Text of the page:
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Photographer Captures the Haunting Images of Disappearing Rowhomes

Updated: Thursday, December 12 2013, 08:04 PM EST

Over the next three years Baltimore City will use eminent domain to demolish more than 1,000 abandoned rowhomes. Out of the blight is an architectural quirk, known as the solo row home.

Now one man is trying to capture the phenomenon before they vanish forever.

Photographer Ben Marcin says with every home there's a story hidden behind the door - and that it took 30 years to realize that some of his most haunting and important work was in his own backyard.

"20 years ago I'd fly around the world to do my photography, now I just go down the street,” Marcin said.

Not all of the homes slated for demolition are abandoned.

"The ones that are still interesting to me are the ones still lived in, these are people who didn't want the city to tear their house, weren't afraid, and were going to stick it out," Marcin said.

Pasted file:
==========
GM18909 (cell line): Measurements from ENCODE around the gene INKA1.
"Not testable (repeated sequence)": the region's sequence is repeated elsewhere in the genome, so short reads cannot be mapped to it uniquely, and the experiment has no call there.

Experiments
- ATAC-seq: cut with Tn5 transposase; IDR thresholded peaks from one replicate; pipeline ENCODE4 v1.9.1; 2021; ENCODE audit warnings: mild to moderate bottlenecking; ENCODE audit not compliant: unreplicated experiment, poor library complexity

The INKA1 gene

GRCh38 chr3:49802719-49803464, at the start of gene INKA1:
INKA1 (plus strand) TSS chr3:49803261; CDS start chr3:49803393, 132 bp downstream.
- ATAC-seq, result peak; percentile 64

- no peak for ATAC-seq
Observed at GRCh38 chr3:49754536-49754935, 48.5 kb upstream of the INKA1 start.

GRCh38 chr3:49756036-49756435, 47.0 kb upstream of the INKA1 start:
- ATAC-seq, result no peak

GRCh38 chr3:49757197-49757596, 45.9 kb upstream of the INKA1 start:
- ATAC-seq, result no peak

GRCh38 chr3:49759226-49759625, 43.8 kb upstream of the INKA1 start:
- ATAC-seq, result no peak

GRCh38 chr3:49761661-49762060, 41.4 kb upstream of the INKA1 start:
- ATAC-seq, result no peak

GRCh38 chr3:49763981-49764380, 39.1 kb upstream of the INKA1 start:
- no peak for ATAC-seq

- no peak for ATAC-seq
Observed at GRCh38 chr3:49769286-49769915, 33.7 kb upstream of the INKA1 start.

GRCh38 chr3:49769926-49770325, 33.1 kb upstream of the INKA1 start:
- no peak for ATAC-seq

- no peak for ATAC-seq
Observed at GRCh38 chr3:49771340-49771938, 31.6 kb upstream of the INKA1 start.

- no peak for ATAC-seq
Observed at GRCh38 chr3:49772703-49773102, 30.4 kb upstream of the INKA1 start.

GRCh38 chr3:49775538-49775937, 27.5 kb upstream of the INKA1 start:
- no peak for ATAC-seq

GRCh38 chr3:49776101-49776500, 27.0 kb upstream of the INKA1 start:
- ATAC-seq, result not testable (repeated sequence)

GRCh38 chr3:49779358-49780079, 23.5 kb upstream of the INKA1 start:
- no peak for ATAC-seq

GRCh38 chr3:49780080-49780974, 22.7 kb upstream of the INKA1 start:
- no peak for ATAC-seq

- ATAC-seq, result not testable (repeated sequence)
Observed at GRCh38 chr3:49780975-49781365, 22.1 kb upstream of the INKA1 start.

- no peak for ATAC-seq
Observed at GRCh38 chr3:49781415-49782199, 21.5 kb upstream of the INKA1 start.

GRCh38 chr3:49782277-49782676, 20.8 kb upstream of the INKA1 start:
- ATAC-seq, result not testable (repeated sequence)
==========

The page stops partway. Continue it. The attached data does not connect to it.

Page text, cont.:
Marcin's work has received international acclaim but many of the people living in east and west Baltimore had no idea that their home ended up in gallery. However, the artist has now begun bringing pictures of his work to the residents as one by one he captures houses that will soon vanish forever.

The photos will be on display starting December 18 at C Grimaldis gallery on North Charles Street in Baltimore until the end of January.

Photographer Captures the Haunting Images of Disappearing Rowhomes


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Washington Times